Monday, 6 December 2010

5 Things You Should Know About Songwriting

(If you want to just skip to the list, do so. I felt this needed an introduction.)
Songwriting is not complicated by nature. It’s as simple or complex as you choose to make it. It totally depends on what you’re writing and how ambitious about it you want to get. Want to write a multi-movement concerto for a full orchestra? Yes, that will probably be quite complicated and will likely take a lot of thought and musical knowledge. On the other end of the scale, if you feel like writing a song for yourself or a friend to sing with simple chordal accompaniment, you’re likely to find that to be a lot simpler.
I’m not trying to deny that there’s a skill to songwriting – there is. As with all skills, you will gain proficiency at it the more you practice. However, some people I’ve talked to seem to think there is some sort of mystique surrounding it, that there is a multitude of unwritten rules and secrets that one must obey. (I’m looking at you, certain cousin who shall remain nameless :P)
That’s stupid. Writing songs is something that is – or at least, should be – accessible to everyone. Yes, it’s an art form, but everyone can pick up a pencil and try to start drawing, right? Why should songwriting be any different?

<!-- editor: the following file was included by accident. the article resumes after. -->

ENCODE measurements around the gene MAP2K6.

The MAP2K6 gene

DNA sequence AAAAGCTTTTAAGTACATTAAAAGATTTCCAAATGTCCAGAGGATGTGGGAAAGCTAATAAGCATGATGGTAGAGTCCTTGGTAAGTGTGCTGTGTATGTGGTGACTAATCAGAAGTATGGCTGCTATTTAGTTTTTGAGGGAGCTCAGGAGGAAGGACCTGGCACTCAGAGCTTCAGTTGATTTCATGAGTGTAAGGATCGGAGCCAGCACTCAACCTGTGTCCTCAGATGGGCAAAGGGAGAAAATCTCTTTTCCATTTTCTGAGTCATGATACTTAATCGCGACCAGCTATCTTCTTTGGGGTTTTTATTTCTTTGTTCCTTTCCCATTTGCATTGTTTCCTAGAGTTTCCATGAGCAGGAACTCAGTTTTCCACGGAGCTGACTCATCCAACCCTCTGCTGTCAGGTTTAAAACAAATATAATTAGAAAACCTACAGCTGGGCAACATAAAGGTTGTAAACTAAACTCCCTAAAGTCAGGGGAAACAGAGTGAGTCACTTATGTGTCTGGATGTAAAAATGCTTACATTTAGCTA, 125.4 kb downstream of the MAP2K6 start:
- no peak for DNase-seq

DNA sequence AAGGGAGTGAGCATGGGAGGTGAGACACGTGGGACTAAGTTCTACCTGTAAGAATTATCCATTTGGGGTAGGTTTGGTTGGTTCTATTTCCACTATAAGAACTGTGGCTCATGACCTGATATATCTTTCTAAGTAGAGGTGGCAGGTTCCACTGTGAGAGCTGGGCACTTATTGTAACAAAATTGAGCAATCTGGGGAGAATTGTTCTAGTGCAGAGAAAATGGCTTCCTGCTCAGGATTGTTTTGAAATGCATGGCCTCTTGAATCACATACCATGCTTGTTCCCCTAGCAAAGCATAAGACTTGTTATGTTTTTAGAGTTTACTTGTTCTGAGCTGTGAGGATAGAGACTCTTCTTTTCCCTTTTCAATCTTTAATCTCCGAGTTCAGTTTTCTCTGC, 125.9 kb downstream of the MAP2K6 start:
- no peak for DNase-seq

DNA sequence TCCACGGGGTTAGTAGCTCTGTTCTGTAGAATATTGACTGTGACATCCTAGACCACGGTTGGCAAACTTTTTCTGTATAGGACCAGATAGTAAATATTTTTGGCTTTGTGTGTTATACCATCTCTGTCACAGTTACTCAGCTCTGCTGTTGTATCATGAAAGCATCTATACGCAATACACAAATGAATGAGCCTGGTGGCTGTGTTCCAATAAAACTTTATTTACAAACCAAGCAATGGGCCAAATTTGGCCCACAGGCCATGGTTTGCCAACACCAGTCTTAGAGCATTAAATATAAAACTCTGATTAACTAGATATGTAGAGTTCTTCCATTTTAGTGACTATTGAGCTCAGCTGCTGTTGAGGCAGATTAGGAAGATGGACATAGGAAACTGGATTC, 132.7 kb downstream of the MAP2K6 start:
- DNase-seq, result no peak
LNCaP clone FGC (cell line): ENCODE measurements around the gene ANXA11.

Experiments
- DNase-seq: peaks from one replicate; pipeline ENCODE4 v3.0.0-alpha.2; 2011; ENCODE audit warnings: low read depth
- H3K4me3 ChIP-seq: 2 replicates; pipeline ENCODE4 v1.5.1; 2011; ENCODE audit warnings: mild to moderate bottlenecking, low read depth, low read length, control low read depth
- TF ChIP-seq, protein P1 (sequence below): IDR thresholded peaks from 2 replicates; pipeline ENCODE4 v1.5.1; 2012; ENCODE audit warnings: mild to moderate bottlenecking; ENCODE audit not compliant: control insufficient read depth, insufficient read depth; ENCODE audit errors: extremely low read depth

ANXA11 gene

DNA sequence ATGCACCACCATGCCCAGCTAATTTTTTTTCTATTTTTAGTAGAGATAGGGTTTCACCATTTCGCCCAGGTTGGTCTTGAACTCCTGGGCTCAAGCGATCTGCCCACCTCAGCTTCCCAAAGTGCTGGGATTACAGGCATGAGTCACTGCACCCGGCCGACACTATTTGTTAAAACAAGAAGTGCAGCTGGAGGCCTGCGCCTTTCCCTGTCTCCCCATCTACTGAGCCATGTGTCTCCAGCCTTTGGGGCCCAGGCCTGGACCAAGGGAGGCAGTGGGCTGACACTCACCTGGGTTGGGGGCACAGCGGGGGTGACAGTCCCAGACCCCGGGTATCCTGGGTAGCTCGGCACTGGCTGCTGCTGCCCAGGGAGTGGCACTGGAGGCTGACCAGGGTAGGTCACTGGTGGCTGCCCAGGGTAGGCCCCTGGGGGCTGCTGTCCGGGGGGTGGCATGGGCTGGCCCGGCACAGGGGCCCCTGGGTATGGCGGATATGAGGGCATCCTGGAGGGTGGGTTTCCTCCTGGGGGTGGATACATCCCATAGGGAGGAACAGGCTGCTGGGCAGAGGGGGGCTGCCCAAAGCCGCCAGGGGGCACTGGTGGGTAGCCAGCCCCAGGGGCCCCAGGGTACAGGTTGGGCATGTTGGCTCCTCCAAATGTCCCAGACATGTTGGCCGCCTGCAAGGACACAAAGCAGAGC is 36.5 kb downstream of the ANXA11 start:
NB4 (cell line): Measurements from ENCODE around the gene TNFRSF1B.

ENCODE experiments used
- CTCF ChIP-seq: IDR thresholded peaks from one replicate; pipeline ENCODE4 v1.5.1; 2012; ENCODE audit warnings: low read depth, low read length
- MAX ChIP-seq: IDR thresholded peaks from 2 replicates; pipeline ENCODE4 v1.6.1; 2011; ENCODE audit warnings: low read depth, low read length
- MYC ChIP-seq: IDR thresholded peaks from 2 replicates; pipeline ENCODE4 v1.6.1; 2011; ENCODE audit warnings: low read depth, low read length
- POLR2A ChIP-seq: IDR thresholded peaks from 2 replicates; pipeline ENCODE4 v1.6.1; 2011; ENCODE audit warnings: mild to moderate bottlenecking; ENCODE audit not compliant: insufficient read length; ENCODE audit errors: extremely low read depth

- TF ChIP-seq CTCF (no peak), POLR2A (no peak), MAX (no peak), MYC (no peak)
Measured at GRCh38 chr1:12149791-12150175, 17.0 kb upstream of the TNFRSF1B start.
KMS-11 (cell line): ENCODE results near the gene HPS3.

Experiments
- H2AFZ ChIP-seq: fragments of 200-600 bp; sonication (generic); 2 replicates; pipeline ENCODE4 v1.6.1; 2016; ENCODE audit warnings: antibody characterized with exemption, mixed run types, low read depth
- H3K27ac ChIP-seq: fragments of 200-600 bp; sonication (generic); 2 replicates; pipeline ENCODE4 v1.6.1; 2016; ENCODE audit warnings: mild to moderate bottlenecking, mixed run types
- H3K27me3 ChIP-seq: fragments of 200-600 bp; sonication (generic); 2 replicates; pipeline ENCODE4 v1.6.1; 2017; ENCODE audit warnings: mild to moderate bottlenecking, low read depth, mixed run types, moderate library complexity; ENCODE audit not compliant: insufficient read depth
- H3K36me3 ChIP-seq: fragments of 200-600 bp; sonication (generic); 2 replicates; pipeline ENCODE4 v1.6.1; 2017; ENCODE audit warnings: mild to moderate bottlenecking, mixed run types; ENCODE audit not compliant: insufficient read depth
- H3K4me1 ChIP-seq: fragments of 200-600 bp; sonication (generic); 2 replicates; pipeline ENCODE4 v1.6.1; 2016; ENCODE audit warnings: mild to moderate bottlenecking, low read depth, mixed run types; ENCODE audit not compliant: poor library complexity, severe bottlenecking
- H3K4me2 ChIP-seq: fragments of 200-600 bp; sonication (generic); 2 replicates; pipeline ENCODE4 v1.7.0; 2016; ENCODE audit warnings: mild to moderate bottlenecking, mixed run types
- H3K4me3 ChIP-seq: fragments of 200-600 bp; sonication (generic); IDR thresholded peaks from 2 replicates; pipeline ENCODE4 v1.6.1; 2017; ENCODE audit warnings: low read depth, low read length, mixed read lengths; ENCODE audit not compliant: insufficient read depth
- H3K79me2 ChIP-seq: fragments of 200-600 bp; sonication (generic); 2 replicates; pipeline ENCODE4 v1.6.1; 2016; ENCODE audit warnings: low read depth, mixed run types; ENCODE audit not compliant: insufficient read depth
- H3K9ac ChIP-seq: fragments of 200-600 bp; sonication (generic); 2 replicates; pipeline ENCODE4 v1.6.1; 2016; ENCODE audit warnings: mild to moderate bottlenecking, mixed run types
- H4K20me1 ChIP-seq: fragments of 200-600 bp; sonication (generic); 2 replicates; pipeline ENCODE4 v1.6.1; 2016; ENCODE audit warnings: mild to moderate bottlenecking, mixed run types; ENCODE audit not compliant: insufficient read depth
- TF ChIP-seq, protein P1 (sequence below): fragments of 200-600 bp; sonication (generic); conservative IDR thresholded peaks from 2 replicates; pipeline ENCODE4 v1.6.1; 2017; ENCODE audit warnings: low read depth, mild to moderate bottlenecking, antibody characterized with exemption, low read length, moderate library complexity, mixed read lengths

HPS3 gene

Anyway, on with the list. Just to clarify, this list is by no means an instruction manual for how to write a number one song. I’m most certainly not qualified to write anything like that, what with being sixteen and practically penniless. What this list is intended to do is help you on the way to writing.
Thing One: You can write what no one else can.
Pic related: Thing 1.
You’re a unique individual, just like everybody else. I’m sure you’ve heard this a million times before – so many times, in fact, that it’s beginning to lose meaning. Well, the repetitiveness of that phrase doesn’t make it any less right. You – yes, you at the computer screen – are different to every other person on this planet we call Earth. You have your own individual collection of personality traits, likes, dislikes, relationships and experiences. That’s just for starters. All of things give you a unique perspective on life.
It makes sense that the songs you’d be able to write are unique to you. As your individual perspective means that you view and interpret everything in a different way to other people (even if this difference is only minute), it is also logical that it allows you to create in a different way as well. Unless you write your songs, nobody is going to hear them. I can guarantee you that your songs will be different to songs written by others, one way or another.